primarily because of its particular properties:
it’s gluten-free therefore suitable for celiacs.
It also has a very unique flavour.
Can you see the difference? The grass-like plants have only one ear.
This is a polygonaceae and only has a hanging cluster.
On an equivalent area of land buckwheat yields 10 times less than traditional wheat.
And precisely because it is rare and so full of healthy properties, it’s a real treasure.
The time has come for grinding and Andrea the miller starts up the mill.
The force of the water turns the wheel,
it’s not that easy, there’s no on/off switch!
…And this is the daily bread!
I’m all covered in flour!
As the proverb says “he who goes to the mill gets befloured”.
Now let’s go and eat some Pizzoccheri!
But before we can eat them we have to make them.
Rosa Rosalba from Teglio will teach us how to make Pizzoccheri.
The ingredients for 4 people are:
400 grams of buckwheat flour,
100 grams of 00 white flour.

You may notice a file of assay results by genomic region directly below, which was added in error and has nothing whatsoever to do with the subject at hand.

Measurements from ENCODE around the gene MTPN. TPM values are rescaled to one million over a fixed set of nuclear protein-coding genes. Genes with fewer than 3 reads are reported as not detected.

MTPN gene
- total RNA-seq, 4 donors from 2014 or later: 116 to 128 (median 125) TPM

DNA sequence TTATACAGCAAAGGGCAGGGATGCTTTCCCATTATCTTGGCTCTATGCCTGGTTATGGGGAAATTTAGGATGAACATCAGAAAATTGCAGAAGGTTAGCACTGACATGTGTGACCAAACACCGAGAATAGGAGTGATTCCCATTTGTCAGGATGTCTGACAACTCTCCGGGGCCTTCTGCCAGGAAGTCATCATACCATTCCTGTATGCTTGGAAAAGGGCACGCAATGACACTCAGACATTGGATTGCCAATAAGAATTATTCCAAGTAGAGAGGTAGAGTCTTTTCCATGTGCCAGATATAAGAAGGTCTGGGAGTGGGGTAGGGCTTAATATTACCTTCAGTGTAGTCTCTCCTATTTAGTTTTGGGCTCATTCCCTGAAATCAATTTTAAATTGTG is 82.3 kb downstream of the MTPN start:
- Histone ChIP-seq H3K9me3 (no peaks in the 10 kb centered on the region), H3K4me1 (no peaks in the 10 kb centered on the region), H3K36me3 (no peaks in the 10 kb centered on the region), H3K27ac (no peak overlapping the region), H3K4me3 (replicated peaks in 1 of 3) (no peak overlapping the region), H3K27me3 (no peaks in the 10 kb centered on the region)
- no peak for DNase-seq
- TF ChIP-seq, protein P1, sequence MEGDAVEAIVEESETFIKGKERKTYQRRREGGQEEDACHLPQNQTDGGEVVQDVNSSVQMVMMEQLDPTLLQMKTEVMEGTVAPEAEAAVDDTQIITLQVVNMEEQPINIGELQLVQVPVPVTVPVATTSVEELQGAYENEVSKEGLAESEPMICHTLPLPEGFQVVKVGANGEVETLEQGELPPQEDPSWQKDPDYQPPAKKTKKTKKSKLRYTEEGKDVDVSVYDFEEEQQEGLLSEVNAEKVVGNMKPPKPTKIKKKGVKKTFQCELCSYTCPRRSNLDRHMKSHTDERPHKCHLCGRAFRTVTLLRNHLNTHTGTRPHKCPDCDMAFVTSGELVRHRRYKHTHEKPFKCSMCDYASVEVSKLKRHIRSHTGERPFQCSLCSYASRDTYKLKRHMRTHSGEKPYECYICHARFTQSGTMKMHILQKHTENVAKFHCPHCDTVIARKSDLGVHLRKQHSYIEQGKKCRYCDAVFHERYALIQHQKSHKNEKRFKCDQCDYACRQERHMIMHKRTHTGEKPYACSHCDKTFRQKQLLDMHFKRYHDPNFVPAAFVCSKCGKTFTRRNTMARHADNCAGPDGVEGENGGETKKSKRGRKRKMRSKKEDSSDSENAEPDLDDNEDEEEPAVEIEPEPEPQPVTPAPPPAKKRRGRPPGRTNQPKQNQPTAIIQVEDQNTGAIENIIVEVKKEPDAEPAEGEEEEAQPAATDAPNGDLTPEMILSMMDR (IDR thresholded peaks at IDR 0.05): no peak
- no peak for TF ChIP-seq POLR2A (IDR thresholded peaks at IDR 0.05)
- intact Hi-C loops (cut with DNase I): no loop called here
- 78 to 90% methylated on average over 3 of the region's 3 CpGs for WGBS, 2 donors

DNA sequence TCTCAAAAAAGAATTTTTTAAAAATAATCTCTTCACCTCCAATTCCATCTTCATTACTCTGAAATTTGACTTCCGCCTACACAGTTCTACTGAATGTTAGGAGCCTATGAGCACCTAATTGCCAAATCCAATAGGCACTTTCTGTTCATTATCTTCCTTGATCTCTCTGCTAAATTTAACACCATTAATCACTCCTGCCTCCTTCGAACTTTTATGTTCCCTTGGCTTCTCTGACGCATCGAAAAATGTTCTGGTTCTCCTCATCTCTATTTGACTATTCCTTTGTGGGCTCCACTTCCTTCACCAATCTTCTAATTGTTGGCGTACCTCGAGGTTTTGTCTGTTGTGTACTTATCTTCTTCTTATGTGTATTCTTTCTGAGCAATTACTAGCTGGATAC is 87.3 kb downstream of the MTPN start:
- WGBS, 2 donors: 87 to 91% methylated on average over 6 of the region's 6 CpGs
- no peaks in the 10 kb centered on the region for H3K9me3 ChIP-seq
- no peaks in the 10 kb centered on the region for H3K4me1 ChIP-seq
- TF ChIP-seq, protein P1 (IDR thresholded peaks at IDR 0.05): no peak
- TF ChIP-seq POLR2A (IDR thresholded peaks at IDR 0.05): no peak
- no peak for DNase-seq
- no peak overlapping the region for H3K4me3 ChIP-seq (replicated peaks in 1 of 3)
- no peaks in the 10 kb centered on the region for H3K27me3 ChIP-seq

Rosalba mixes the water, the buckwheat and a small part of the 00 flour.
Can I do some kneading? Can you show me how to do it?
It’s time to make a sheet of dough.
You need to know how to make Pizzoccheri here, otherwise you’re nobody.
Rosalba couldn’t wait to get kneading.
How lovely that thing is. What did you just do?
A light smack!
Wonderful, they can’t get any better.
So now we’ve made the Pizzoccheri, what about the dressing?
What are the ingredients?
One potato chopped into pieces and then placed into the water 5 minutes ahead of the Pizzoccheri,
so that it can boil with them.
The Savoy cabbage is added more or less with the Pizzoccheri,
…but we mustn’t distract her!
A large quantity of garlic that has been browned in lots of butter.
Lots of Casera cheese,
and there’s also Parmesan cheese.
It’s time! The Pizzoccheri are put into the water.
No, she stirs.
This is a delicate moment, the product must never be left in the hands of someone inexperienced.
Having drained the Pizzoccheri along with the potatoes and cabbage, it is all dressed with the cheese and butter.
I am a witness for this slow tour,
it was worth it, and so was the trip.
Time to tuck in!
Your good health, thank you for a lovely day and
long live the Pizzocchero!